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Sweden is joining Nato: what that means for the alliance and the war in Ukraine

Sweden is joining Nato: what that means for the alliance and the war in Ukraine

By Simon J Smith, Staffordshire University and Jordan Becker, United States Military Academy West Point

In a surprise move, Turkey has ended its veto on Sweden joining Nato, thereby removing all the barriers to its membership of the military alliance.

Hungary quickly followed suit and, as a result of the two countries’ support, a consensus was able to be reached at the 2023 Nato summit in Vilnius, Lithuania. Turkish president Recep Tayyip Erdoğan agreeing to support Sweden’s bid to join will be touted as one of the key achievements of the summit.

Sweden submitted its formal application for membership in May 2022 alongside Finland, which was admitted into the alliance in April 2023.

Sweden, though not a formal member, has had a very close relationship with Nato for almost 30 years, since joining the alliance’s Partnership for Peace programme in 1994. It has contributed to Nato missions. And as a member of the European Union and contributor to the bloc’s common security and defence policy, it has also worked closely with the vast majority of European Nato allies.

In pursuing Nato membership, both Sweden and Finland have dramatically shifted their traditional policy of military non-alignment. A critical driver of this move was, clearly, Russia’s invasion of Ukraine in February 2022. It is also more evidence that Russian president Vladimir Putin has failed to achieve two of his own strategic objectives: weakening solidarity in the alliance and preventing further Nato enlargement towards Russia’s borders.

Finland and Sweden’s accession is of significant operational importance to how Nato defends allied territory against Russian aggression. Integrating these two nations on its north flank (the Atlantic and European Arctic) will help to solidify plans for defending its Ukraine-adjacent centre (from the Baltic Sea to the Alps). This will ensure that Russia has to contend with powerful and interoperable military forces across its entire western border.

Why Turkey lifted its veto

For a few years now, Turkey’s relationship with Nato has been nuanced and strained. Turkey’s objections to Sweden’s accession were ostensibly connected to its concerns over Sweden’s policy towards the Kurdistan Workers’ Party, or PKK.

Turkey has accused Sweden of hosting Kurdish militants. Nato has acknowledged this as a legitimate security concern and Sweden has made concessions as part of its journey towards Nato.

The main material driver of the agreement, however, may always have been a carrot being dangled by the US. American president Joe Biden now appears to be moving forward with plans to transfer F-16 fighter jets to Turkey – a deal that appears to have been unlocked by Erdoğan’s changed stance on Sweden. But it is often the case that a host of surrounding deals and suggestions of deals can help facilitate movement at Nato. Everyone, including Turkey, now seems able to sell the developments as a win to their constituents back home.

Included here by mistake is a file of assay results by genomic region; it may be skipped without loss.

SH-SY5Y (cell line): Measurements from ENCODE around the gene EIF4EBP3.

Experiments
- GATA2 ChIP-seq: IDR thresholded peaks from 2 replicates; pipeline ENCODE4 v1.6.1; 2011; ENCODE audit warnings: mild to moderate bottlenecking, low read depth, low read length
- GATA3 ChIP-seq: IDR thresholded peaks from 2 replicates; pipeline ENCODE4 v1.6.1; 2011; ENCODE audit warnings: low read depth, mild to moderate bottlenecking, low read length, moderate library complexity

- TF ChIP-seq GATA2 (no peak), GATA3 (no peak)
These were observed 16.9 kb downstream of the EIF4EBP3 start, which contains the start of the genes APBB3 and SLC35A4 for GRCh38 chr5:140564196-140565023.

The ‘Nordic round’

Sweden’s accession means all Nordic nations are now part of Nato. As well as being significant in operational and military terms, this enlargement has major political, strategic and defence planning implications. Although Finland and Sweden have been “virtual allies” for years, their formal accession means some changes in practice.

Strategically, the two are now free to work seamlessly with the rest of the Nato allies to plan for collective defence. Integrating strategic plans is extremely valuable, particularly considering Finland’s massive border with Russia and Sweden’s possession of critical terrain like the Baltic Sea island of Gotland. This will increase strategic interoperability and coordination.

Nato allies also open their defence planning books to one another in unprecedented ways. Finland and Sweden will now undergo bilateral (with Nato’s international secretariat) and multilateral (with all allies) examinations as part of the Nato defence planning process. They will also contribute to the strategic decisions that undergird that process.

Their defence investments will also be scrutinised (and they will scrutinise the spending of other allies). Initial analysis suggests that while Finland and Sweden have lagged behind their Nordic neighbours’ increases in defence investment since 2014. Finland’s investment in defence leapt significantly leading up to and following its accession to Nato. While we may not know for months if the same is true of Sweden, we may expect similar increases on its part. Alliance norms and peer pressure are powerful.

The expansion of Nato to include Sweden is a major step for all these reasons. But while anyone watching the Vilnius summit will naturally now be asking whether the shift changes the situation for Ukraine’s membership aspirations, an answer is unlikely to be on the near horizon. Any final decision on Ukraine being offered a membership action plan for the time being is a bridge too far, especially in the current context of an ongoing war with an outcome that, as yet, is unpredictable.The Conversation

Simon J Smith, Associate Professor of Security and International Relations, Staffordshire University and Jordan Becker, Director, SOSH Research Lab Assistant Professor of International Affairs, United States Military Academy West Point

This article is republished from The Conversation under a Creative Commons license. Read the original article.

Image by David Mark from Pixabay

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